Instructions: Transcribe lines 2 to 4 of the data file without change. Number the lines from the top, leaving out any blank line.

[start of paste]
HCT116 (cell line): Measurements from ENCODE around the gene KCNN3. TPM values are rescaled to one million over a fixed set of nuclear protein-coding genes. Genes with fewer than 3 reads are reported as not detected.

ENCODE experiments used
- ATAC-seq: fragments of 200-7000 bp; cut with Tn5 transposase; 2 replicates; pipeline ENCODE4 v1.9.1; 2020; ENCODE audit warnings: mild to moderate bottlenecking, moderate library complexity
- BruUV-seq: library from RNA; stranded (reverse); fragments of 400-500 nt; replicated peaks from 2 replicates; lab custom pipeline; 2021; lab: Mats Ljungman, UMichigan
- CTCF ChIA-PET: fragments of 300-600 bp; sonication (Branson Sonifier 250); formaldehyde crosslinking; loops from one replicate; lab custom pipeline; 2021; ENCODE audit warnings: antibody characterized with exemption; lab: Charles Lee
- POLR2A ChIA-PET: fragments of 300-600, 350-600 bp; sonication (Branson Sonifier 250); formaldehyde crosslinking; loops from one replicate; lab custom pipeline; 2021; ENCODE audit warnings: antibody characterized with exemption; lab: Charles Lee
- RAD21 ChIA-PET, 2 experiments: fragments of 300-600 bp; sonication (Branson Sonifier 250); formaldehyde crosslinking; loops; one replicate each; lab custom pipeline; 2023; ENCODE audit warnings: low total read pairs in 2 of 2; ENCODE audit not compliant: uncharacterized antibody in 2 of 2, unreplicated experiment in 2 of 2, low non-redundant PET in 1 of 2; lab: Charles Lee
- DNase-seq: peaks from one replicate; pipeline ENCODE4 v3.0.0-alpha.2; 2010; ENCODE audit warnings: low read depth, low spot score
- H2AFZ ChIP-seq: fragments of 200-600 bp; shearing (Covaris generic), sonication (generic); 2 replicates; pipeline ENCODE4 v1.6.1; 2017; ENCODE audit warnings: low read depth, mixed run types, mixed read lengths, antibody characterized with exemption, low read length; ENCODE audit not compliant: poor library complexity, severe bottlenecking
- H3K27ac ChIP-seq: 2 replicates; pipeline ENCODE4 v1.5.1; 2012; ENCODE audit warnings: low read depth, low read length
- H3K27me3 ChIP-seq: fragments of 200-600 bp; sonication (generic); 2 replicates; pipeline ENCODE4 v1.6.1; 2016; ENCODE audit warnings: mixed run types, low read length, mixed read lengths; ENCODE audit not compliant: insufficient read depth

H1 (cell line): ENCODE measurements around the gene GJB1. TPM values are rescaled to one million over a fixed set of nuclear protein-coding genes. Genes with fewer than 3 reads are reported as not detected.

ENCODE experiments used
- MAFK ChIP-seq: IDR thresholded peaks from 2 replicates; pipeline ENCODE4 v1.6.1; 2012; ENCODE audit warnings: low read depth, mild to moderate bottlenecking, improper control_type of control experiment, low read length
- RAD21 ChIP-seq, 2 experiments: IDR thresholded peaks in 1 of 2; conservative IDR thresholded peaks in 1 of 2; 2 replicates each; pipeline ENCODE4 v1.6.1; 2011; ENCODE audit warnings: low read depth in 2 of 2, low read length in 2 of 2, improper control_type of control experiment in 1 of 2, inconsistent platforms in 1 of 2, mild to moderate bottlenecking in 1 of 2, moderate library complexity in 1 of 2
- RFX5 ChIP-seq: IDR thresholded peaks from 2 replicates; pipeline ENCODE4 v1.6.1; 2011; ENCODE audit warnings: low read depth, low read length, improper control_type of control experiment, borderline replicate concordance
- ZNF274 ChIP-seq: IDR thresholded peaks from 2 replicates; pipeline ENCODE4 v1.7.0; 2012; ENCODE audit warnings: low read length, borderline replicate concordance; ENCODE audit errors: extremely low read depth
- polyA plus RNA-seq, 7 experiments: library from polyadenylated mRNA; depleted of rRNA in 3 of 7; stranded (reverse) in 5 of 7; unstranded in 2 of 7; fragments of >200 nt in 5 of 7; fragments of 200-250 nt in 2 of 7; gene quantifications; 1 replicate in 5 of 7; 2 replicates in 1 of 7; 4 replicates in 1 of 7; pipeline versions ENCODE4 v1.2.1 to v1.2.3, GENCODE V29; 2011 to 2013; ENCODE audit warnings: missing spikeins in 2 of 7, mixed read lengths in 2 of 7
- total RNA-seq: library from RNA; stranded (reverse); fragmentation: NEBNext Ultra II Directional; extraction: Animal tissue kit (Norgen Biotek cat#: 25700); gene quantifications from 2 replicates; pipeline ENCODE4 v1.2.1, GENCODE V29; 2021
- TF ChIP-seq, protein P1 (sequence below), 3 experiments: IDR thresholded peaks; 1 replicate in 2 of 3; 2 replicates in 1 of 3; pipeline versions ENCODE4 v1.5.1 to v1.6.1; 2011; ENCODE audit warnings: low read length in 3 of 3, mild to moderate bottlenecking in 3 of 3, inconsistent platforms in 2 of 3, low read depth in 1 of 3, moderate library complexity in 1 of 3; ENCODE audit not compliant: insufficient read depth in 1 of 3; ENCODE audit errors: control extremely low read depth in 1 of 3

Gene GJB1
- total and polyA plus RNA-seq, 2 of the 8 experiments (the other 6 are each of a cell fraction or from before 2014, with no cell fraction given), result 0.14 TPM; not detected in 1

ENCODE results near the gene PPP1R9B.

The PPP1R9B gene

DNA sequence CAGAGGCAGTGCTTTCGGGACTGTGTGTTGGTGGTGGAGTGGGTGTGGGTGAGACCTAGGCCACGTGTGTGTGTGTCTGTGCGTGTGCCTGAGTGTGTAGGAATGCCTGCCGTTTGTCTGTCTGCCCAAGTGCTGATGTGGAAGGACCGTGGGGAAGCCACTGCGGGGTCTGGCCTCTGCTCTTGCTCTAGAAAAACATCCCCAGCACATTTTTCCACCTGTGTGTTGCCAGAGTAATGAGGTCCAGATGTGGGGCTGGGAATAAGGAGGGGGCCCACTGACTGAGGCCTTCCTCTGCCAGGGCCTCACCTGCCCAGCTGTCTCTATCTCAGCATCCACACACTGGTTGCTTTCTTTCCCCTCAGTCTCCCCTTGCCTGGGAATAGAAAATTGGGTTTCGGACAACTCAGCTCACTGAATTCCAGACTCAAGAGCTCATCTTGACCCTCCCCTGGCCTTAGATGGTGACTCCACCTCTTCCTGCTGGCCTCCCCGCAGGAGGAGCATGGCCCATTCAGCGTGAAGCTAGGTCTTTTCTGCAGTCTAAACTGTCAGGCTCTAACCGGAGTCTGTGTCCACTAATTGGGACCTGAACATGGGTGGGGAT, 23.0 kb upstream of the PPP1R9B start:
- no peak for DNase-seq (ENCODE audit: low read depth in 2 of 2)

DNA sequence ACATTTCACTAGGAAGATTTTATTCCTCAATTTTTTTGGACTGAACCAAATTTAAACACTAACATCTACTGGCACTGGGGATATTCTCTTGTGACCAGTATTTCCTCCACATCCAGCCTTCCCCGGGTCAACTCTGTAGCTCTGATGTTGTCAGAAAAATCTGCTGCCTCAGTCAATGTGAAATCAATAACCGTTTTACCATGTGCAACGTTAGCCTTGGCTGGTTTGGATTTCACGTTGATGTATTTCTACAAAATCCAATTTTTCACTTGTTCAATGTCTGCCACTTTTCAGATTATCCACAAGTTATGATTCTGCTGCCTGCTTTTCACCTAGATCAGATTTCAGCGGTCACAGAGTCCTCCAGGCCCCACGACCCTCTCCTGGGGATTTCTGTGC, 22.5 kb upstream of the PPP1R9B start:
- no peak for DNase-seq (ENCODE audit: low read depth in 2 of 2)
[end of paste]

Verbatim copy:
ENCODE experiments used
- ATAC-seq: fragments of 200-7000 bp; cut with Tn5 transposase; 2 replicates; pipeline ENCODE4 v1.9.1; 2020; ENCODE audit warnings: mild to moderate bottlenecking, moderate library complexity
- BruUV-seq: library from RNA; stranded (reverse); fragments of 400-500 nt; replicated peaks from 2 replicates; lab custom pipeline; 2021; lab: Mats Ljungman, UMichigan